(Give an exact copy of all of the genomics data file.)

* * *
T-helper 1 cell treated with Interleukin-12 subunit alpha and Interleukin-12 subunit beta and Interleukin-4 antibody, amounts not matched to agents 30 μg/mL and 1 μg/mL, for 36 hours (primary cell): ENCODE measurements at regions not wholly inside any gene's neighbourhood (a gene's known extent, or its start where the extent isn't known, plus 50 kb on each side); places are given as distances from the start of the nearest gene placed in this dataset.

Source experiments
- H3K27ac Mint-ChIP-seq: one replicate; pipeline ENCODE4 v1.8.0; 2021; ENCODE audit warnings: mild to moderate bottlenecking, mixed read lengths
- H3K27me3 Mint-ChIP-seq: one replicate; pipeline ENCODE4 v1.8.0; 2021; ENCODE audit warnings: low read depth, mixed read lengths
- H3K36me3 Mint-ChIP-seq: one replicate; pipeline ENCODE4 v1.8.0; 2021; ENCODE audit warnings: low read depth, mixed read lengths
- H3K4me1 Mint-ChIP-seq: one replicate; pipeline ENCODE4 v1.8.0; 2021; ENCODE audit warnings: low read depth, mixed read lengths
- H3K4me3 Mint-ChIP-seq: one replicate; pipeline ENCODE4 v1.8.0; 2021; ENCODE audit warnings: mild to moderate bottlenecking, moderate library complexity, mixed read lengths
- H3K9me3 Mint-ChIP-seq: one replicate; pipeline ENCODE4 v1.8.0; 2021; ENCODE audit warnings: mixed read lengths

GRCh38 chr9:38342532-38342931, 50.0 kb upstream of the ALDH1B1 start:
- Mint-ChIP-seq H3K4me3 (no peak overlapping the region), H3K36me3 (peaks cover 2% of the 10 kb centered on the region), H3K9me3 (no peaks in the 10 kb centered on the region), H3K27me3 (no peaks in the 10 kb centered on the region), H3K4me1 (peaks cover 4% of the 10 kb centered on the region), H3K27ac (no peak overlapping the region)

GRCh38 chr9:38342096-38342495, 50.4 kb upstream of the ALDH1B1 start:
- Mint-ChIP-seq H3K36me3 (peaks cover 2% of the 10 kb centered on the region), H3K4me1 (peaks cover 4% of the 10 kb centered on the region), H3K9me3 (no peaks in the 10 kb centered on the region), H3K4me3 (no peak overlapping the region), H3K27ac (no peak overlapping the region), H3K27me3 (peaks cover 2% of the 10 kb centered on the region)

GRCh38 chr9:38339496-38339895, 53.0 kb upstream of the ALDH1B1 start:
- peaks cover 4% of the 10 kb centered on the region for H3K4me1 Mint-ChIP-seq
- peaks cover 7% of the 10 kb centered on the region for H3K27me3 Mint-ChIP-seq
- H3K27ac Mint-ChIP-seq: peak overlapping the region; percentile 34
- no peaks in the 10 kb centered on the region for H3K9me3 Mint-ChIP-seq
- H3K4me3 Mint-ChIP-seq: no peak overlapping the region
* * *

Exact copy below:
T-helper 1 cell treated with Interleukin-12 subunit alpha and Interleukin-12 subunit beta and Interleukin-4 antibody, amounts not matched to agents 30 μg/mL and 1 μg/mL, for 36 hours (primary cell): ENCODE measurements at regions not wholly inside any gene's neighbourhood (a gene's known extent, or its start where the extent isn't known, plus 50 kb on each side); places are given as distances from the start of the nearest gene placed in this dataset.

Source experiments
- H3K27ac Mint-ChIP-seq: one replicate; pipeline ENCODE4 v1.8.0; 2021; ENCODE audit warnings: mild to moderate bottlenecking, mixed read lengths
- H3K27me3 Mint-ChIP-seq: one replicate; pipeline ENCODE4 v1.8.0; 2021; ENCODE audit warnings: low read depth, mixed read lengths
- H3K36me3 Mint-ChIP-seq: one replicate; pipeline ENCODE4 v1.8.0; 2021; ENCODE audit warnings: low read depth, mixed read lengths
- H3K4me1 Mint-ChIP-seq: one replicate; pipeline ENCODE4 v1.8.0; 2021; ENCODE audit warnings: low read depth, mixed read lengths
- H3K4me3 Mint-ChIP-seq: one replicate; pipeline ENCODE4 v1.8.0; 2021; ENCODE audit warnings: mild to moderate bottlenecking, moderate library complexity, mixed read lengths
- H3K9me3 Mint-ChIP-seq: one replicate; pipeline ENCODE4 v1.8.0; 2021; ENCODE audit warnings: mixed read lengths

GRCh38 chr9:38342532-38342931, 50.0 kb upstream of the ALDH1B1 start:
- Mint-ChIP-seq H3K4me3 (no peak overlapping the region), H3K36me3 (peaks cover 2% of the 10 kb centered on the region), H3K9me3 (no peaks in the 10 kb centered on the region), H3K27me3 (no peaks in the 10 kb centered on the region), H3K4me1 (peaks cover 4% of the 10 kb centered on the region), H3K27ac (no peak overlapping the region)

GRCh38 chr9:38342096-38342495, 50.4 kb upstream of the ALDH1B1 start:
- Mint-ChIP-seq H3K36me3 (peaks cover 2% of the 10 kb centered on the region), H3K4me1 (peaks cover 4% of the 10 kb centered on the region), H3K9me3 (no peaks in the 10 kb centered on the region), H3K4me3 (no peak overlapping the region), H3K27ac (no peak overlapping the region), H3K27me3 (peaks cover 2% of the 10 kb centered on the region)

GRCh38 chr9:38339496-38339895, 53.0 kb upstream of the ALDH1B1 start:
- peaks cover 4% of the 10 kb centered on the region for H3K4me1 Mint-ChIP-seq
- peaks cover 7% of the 10 kb centered on the region for H3K27me3 Mint-ChIP-seq
- H3K27ac Mint-ChIP-seq: peak overlapping the region; percentile 34
- no peaks in the 10 kb centered on the region for H3K9me3 Mint-ChIP-seq
- H3K4me3 Mint-ChIP-seq: no peak overlapping the region